WILLMAR -- The Willmar City Council has approved a terminable licensing agreement with Willmar Ten to allow parking in city-owned highway right-of-way for a new Goodwill Store proposed at the vacant corner of 19th Avenue Southwest and First Street South.
Willmar Ten, a group of local investors, proposes to construct a 22,600-square-foot building and lease it to Goodwill, so the property will be taxed, according to a Willmar Ten member.
Goodwill is a not-for-profit enterprise that supports the Easter Seal program and other philanthropic activities.
The council unanimously approved the agreement Monday night. Approval was recommended by the council's Community Development Committee. During the June 14 committee meeting, members from the nearby American Legion Post presented a list of concerns regarding the Goodwill project.
Committee Chairman Jim Dokken said during his committee report that Legion members were concerned about the loading dock, dumpsters and rear access to the new building in relation to the Legion's front entrance.
Dokken said the concern is being taken care of with Willmar Ten.
Legion members were concerned about the ability of trucks to access the loading dock without protruding into a shared easement space. Other concerns were trucks idling during cold weather and creating noise and exhaust fumes entering the Legion; and maintenance and snow removal of the shared easement.
Members were also concerned about having a privacy fence to improve aesthetic appeal for the Legion's front entrance, and whether trucks would have access to the loading dock from either First Street or 19th Avenue.
Dokken reported that the balance of the Legion's concerns seem to have been or are being addressed with Willmar Ten.
The agreement was a condition of the plan review conducted by the Planning Commission on May 9. The commission approved the plan review with the stipulation that no structures be built within the right-of-way.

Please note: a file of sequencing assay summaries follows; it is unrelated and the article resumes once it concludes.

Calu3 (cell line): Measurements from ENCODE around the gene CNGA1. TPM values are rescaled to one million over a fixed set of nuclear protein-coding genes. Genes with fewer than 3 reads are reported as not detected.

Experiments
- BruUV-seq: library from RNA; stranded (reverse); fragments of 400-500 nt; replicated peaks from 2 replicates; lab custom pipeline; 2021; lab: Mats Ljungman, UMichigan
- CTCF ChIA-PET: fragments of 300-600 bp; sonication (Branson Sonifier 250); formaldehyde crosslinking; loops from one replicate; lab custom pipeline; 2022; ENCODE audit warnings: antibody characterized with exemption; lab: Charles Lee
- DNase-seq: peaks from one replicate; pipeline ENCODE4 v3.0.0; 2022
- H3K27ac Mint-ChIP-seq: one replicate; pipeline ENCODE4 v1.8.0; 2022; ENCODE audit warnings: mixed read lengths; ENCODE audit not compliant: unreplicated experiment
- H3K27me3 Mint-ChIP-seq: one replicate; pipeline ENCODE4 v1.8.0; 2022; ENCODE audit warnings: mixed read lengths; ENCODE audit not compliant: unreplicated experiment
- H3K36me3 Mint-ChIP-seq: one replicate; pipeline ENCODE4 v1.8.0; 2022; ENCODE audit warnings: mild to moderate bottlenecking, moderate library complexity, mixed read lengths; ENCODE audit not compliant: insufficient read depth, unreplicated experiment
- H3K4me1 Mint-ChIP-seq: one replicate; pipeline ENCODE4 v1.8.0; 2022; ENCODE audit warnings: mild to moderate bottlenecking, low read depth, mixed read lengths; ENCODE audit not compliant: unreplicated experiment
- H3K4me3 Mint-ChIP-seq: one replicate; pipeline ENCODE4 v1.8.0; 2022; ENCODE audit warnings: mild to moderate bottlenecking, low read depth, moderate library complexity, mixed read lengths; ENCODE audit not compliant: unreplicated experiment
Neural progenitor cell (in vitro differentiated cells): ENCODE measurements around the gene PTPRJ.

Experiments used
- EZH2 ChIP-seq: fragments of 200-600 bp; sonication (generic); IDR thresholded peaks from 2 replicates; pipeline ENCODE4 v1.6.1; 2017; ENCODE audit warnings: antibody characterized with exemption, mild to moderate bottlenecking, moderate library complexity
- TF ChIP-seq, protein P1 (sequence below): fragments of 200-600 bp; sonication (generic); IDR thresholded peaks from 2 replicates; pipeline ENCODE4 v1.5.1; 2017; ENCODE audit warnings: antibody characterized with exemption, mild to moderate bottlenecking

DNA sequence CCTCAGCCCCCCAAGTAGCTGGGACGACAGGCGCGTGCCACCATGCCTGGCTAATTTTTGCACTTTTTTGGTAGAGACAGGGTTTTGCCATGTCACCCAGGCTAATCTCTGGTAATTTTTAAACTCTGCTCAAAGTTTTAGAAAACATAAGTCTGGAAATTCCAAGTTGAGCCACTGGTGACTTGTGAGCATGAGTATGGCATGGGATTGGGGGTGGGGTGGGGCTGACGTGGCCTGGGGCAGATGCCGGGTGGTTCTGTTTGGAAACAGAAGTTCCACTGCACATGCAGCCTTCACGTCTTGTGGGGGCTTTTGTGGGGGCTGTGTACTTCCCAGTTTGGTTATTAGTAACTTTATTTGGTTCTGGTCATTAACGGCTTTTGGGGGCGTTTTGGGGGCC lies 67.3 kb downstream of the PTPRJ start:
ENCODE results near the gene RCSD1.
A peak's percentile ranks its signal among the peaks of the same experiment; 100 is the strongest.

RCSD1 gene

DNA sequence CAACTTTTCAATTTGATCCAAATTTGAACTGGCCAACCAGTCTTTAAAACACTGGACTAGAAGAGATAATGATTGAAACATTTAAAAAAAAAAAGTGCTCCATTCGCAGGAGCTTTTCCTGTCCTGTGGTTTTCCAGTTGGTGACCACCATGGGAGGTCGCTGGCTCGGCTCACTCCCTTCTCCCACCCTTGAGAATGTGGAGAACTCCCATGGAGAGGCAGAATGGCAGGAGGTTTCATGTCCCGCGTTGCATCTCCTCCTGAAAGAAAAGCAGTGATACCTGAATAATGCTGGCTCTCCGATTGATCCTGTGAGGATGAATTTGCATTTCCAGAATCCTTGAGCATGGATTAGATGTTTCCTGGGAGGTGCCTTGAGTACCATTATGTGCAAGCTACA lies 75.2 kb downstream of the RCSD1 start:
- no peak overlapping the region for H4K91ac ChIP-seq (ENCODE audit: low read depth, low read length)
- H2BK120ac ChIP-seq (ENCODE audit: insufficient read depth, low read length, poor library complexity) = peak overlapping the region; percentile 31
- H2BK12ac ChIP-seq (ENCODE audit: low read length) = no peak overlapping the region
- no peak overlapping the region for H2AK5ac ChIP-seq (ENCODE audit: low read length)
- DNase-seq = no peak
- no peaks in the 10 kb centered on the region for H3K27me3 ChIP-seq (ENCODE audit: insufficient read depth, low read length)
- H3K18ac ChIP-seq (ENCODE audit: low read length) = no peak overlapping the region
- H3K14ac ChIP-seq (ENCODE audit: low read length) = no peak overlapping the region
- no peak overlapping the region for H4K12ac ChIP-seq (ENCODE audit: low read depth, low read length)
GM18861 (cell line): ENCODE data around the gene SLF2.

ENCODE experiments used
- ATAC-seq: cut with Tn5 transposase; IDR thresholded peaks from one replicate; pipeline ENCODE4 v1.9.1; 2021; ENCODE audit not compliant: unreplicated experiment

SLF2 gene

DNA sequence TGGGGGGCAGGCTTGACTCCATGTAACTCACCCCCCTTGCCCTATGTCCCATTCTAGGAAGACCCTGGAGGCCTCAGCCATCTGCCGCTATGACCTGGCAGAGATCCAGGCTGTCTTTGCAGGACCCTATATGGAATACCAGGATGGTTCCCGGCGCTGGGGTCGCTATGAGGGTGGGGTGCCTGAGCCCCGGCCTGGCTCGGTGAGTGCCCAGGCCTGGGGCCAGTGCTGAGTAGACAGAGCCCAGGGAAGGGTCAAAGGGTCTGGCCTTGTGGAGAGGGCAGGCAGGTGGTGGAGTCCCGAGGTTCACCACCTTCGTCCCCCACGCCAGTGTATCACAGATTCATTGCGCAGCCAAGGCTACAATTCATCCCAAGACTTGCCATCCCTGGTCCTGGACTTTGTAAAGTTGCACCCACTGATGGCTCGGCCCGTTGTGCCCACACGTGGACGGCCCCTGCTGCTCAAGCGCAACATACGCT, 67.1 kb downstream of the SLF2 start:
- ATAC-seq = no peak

A right-of-way is defined as a strip of land that is granted, through an easement or other mechanism, for transportation purposes, such as for a trail, driveway, rail line or highway.
A right-of-way is reserved for the purposes of maintenance or expansion of existing services within the right-of-way.
City Administrator Charlene Stevens said a terminable licensing agreement allows the city to let another party use the land within the right-of-way but does not give up the city's right to the right-of-way.
This was the second such agreement to be approved by the council. The first agreement was approved several months ago and allows a First Street South business to continue to have its sign located within the First Street right-of-way.
In other business, the council held the annual meeting for the city's storm water permit and pollution prevention program. Public Works Director Holly Wilson said the purpose of the meeting is to continue to raise awareness of the importance of good storm water management.
Also, Wilson said the meeting is held to update the council and the public on the status of the city's storm water pollution prevention permit from the state; to discuss steps taken in 2011, what's being done in 2012; and what is planned for the future.